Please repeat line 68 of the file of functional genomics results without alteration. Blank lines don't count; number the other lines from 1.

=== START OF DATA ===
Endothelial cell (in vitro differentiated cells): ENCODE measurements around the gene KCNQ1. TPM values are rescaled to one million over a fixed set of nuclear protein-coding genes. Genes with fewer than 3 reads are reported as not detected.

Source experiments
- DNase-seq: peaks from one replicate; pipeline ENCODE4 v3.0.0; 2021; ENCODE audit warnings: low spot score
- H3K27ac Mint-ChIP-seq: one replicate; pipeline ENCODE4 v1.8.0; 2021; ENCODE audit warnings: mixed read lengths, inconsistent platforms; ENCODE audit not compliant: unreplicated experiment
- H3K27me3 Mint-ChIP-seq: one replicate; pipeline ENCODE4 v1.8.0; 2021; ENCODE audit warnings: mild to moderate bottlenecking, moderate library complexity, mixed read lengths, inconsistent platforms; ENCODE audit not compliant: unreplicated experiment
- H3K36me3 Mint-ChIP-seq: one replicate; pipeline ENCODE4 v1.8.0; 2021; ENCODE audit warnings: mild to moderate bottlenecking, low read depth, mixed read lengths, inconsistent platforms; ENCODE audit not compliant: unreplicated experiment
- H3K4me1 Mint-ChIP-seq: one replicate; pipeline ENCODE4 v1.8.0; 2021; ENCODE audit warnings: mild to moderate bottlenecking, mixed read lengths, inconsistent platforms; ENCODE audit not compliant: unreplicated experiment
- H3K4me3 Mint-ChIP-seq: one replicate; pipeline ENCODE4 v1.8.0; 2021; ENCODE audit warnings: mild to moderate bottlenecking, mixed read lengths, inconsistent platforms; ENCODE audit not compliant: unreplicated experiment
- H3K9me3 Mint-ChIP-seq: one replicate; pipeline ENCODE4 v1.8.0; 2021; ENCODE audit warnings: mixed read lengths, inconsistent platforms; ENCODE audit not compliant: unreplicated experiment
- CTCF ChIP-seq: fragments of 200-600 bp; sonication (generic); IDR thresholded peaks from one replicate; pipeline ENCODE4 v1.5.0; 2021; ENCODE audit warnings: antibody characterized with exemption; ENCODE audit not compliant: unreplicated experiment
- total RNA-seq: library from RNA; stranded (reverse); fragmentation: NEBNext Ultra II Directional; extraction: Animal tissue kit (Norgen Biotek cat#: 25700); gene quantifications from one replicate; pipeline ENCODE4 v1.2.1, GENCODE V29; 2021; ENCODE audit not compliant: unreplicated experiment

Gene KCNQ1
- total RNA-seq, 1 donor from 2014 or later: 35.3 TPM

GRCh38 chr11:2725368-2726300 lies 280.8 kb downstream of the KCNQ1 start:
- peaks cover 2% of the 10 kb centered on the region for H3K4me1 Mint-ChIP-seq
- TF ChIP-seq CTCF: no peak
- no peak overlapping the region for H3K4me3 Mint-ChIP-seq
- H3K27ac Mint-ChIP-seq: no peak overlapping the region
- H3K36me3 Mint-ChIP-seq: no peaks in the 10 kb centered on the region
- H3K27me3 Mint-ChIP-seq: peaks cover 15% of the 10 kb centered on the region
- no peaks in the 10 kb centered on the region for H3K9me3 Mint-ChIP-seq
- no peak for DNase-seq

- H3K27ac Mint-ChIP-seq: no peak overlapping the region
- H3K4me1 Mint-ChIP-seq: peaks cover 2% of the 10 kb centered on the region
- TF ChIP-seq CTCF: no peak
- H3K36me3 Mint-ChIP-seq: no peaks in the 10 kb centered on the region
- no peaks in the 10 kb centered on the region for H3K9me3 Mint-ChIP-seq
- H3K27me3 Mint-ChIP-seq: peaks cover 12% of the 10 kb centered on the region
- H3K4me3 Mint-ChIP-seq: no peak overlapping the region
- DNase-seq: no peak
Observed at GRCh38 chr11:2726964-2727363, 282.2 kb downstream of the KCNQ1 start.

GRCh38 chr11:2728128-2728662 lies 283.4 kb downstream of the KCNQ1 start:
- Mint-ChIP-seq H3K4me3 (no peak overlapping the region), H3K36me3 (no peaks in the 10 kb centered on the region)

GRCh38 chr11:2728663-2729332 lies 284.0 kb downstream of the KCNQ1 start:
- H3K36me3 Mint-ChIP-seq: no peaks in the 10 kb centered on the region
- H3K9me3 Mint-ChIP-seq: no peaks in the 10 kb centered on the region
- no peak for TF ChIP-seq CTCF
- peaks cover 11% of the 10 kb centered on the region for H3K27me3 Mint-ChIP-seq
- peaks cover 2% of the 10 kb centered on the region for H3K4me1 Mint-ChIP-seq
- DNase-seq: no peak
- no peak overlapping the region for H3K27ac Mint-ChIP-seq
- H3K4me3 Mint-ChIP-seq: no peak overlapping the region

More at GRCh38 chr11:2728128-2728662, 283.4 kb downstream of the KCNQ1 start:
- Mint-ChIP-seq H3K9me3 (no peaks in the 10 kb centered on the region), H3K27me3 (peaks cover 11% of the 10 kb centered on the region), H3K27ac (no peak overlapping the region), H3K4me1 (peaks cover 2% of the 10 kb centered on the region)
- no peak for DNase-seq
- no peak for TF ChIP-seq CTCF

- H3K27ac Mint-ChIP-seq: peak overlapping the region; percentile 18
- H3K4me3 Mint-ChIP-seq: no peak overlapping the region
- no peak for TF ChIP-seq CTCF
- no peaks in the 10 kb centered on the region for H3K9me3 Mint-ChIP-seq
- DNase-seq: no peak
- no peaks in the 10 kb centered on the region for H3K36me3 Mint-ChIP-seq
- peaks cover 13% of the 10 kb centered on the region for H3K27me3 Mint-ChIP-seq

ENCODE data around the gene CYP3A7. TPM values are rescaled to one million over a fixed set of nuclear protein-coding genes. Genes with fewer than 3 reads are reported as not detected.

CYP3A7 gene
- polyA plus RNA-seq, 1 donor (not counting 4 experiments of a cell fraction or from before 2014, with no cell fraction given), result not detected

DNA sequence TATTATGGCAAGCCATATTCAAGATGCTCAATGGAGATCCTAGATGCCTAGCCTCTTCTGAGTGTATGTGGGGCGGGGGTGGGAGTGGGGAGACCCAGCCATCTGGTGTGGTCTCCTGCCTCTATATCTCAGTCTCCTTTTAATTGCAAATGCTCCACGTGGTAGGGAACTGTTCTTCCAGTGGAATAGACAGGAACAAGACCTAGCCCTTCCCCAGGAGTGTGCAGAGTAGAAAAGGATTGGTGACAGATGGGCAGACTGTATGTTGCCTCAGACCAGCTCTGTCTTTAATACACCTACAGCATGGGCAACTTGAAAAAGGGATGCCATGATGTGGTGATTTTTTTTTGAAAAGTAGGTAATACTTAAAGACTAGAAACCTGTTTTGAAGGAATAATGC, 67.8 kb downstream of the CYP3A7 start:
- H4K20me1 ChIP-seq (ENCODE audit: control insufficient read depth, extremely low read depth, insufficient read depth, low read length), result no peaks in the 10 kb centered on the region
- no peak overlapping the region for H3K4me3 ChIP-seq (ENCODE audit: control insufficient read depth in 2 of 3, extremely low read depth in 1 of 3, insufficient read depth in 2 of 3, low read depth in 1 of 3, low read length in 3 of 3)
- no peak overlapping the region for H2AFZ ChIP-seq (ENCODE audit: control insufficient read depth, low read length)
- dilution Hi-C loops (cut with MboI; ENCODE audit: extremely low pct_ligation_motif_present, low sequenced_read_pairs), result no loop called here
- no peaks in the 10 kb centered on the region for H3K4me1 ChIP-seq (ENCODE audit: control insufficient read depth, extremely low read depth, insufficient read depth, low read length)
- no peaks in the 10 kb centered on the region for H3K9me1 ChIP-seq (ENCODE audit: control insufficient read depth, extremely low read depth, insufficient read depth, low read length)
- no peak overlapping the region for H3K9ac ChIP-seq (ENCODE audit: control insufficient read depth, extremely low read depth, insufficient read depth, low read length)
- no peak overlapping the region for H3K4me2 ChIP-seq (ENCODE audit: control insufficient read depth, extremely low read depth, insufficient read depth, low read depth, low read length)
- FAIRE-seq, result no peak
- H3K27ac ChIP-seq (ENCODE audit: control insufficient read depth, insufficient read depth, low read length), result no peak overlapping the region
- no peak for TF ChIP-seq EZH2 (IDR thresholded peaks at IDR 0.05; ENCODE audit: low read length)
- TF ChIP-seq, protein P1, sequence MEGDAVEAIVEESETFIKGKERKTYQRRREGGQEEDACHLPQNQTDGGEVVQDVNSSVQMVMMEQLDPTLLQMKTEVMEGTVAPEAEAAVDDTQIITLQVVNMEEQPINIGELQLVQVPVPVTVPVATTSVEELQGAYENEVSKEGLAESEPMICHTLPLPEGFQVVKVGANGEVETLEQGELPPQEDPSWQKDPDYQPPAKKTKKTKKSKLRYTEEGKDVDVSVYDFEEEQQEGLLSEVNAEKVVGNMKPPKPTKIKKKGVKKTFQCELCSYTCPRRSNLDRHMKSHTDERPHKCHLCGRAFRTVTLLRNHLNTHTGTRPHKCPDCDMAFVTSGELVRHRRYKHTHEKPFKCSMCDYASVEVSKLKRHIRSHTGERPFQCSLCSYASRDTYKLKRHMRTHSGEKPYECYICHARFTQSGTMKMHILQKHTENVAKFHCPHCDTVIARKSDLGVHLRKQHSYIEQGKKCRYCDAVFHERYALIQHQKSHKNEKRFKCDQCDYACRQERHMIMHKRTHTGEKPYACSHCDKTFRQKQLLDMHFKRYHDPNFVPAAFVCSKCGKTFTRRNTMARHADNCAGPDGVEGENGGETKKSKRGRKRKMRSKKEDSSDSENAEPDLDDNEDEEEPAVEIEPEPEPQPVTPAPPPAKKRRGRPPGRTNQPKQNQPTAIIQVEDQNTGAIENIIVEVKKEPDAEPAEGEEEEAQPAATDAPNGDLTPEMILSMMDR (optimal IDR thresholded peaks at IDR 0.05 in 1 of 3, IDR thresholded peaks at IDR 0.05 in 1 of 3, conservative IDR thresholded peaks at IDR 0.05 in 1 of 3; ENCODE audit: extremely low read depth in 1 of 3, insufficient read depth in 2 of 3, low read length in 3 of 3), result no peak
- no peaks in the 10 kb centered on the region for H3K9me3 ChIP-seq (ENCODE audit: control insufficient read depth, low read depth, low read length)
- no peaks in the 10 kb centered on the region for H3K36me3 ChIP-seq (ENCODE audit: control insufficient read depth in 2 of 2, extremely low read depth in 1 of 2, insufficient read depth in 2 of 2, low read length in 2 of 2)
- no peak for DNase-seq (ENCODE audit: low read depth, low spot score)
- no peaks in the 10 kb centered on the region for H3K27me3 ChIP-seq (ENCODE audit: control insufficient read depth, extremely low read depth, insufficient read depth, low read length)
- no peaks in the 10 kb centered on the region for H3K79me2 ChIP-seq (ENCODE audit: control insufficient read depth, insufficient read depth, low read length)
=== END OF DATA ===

- no peak for TF ChIP-seq EZH2 (IDR thresholded peaks at IDR 0.05; ENCODE audit: low read length)